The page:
The DNR also is undertaking projects to enhance habitat for monarchs and other pollinators on land it manages.
Sleepy Hollow State Park in Clinton County, for example, has had a Monarch Waystation – a place, officially designated by Monarch Watch, that provides resources necessary for monarchs to produce successive generations and sustain their migration – in place since 2011.
About an acre in size, the waystation was planted through a cooperative effort of the Friends of Sleepy Hollow, the Clinton County Soil Conservation District and the DNR.
Sleepy Hollow also is planning a larger pollinator habitat improvement effort of more than 20 acres. Still in its infancy, this project will use the gas line right-of-way that bisects the northern part of the park property.
Tim Machowicz, unit supervisor at Sleepy Hollow State Park, said of the planned habitat improvement, “The win is on multiple levels – more pollinator habitat, better use of what is presently land with limited wildlife value, and less work for Consumers Energy to maintain the right-of-way.”
There are many ways that Michigan residents can contribute to ongoing monarch conservation efforts as well. Creating habitat for monarchs and other pollinators, whether it’s in your backyard or a large field, is a great place to start.
“Monarch habitat includes several species of milkweed and multiple flowering plants that bloom throughout the spring, summer and fall,” Kennedy said. “Milkweed is important as a food source for monarch caterpillars, and flowering plants provide food for adults during migration and breeding.”
Kennedy stressed that it’s important to use plants that are native to Michigan so invasive species are not introduced into the state. More information about native plants is available from the Michigan Native Plant Producers Association.
Ten milkweed species are native to Michigan – the most widespread are common milkweed, butterfly milkweed and swamp milkweed.
According to Duke Elsner of Michigan State University Extension, milkweeds can be started from seeds – which can be collected from existing plants or purchased from commercial suppliers – or as young container plants.
Older milkweed plants are very difficult to transplant, so that approach isn’t recommended. Seeds need a three-month period of exposure to cold, so it is a good practice to plant seeds in autumn.
Container plants can be planted in spring, but it is advisable to wait until the threat of spring frosts has passed. Elsner provides more helpful tips in “Growing milkweeds for monarch butterflies.”
In an excerpt from “Smart gardening to support monarchs,” Elsner writes: “The adult monarch butterfly can feed on the nectar of many species of flowering plants. As they travel throughout Michigan from May through October, select flowers with a wide range of blooming times to support monarchs. You should have something blooming throughout the growing season. A series of blooming plants will also benefit many species of pollinating bees and natural enemies of pests.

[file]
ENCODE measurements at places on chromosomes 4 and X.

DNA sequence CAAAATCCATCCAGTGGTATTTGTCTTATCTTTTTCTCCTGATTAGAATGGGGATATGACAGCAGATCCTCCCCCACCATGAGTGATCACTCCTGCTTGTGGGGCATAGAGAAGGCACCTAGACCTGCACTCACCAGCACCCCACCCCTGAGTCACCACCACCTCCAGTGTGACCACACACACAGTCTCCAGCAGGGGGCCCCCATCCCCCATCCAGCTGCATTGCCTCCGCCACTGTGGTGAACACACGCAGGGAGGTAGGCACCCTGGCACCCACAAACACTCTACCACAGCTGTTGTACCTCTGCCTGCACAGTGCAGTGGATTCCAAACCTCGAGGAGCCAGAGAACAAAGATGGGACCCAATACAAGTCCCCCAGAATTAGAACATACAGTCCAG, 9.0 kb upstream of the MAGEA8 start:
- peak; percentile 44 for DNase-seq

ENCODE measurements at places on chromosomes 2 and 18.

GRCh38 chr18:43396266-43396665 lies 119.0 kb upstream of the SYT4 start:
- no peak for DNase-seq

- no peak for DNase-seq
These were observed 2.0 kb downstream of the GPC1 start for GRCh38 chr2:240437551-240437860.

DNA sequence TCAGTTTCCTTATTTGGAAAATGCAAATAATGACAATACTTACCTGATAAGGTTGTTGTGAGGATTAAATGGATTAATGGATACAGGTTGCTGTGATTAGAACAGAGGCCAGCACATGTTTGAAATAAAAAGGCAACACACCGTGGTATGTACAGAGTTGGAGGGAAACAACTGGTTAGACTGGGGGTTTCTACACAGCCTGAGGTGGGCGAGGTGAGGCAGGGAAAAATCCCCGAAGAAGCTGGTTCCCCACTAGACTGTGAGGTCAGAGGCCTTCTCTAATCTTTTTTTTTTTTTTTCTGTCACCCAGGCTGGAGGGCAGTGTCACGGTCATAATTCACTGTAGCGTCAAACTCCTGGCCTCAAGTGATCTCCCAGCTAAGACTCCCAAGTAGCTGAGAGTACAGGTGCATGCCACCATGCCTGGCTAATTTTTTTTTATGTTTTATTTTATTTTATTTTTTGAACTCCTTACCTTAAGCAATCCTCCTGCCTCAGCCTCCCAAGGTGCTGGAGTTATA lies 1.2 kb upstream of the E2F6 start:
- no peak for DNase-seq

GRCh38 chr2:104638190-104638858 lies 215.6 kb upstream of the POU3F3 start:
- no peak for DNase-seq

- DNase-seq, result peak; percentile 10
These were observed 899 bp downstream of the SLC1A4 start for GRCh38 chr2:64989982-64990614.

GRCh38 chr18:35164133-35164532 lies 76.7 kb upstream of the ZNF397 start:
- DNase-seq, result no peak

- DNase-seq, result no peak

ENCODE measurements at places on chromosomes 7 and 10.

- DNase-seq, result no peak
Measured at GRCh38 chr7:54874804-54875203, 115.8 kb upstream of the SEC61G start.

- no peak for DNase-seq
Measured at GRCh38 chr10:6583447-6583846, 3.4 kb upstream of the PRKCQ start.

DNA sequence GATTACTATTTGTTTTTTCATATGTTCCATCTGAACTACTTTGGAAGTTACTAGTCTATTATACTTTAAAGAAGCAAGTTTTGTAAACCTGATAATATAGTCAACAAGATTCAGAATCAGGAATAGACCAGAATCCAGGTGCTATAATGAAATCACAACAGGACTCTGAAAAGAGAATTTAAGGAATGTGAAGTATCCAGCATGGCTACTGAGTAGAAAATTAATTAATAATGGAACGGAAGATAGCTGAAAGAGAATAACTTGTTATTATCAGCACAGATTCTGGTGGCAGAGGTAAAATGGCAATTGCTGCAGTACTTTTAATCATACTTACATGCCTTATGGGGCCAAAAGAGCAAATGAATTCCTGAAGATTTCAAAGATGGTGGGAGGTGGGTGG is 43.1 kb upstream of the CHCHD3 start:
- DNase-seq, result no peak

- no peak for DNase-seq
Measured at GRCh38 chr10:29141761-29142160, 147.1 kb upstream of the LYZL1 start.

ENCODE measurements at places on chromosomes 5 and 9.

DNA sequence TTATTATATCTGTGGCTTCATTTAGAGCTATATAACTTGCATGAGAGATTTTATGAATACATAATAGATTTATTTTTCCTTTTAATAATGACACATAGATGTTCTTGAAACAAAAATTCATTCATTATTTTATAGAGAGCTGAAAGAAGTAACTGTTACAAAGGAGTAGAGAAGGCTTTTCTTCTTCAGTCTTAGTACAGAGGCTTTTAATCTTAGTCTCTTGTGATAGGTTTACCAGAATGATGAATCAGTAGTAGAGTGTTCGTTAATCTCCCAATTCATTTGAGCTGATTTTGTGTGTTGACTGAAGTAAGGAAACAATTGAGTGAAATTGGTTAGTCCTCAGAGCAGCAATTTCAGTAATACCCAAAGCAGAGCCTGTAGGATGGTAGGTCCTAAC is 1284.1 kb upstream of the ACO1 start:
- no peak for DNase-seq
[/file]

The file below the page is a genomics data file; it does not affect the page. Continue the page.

“Some of the trees, shrubs and other plants monarch butterflies visit for nectar include wild cherry, lilac, Labrador tea, blazing star, red clover, dogbane, goldenrods, ironweeds, joe-pye weed, marigolds, asters, rattlesnake-master, sunflowers, thistles, vetches and milkweeds.”
Other resources include the Create Habitat for Monarchs web page from Monarch Joint Venture and “How to build a butterfly and pollinator garden in seven steps” from the U.S. Fish and Wildlife Service.
Another way you can contribute to monarch butterfly conservation efforts is to monitor monarch populations by reporting any sightings at Journey North or getting involved in other monarch citizen science opportunities.
“Much of what we know about monarch biology, migration, and conservation is informed by data collected by citizen scientists throughout North America” said Karen Oberhauser, founder of the Monarch Larva Monitoring Project and co-chair of the Monarch Joint Venture.
The Monarch Conservation Science Partnership is looking for volunteers to participate in its national monitoring effort by collecting data, testing field techniques and providing feedback on the monitoring program.
A free training session for volunteers will be held at Fenner Nature Center in Lansing, Michigan, on June 10-11. Register for the training.
Learn more about what you can do to help pollinators in Michigan, monarch biology, current projects helping pollinators, and activities and resources for kids and teachers by visiting michigan.gov/wildlife and clicking on “Monarchs in Michigan.”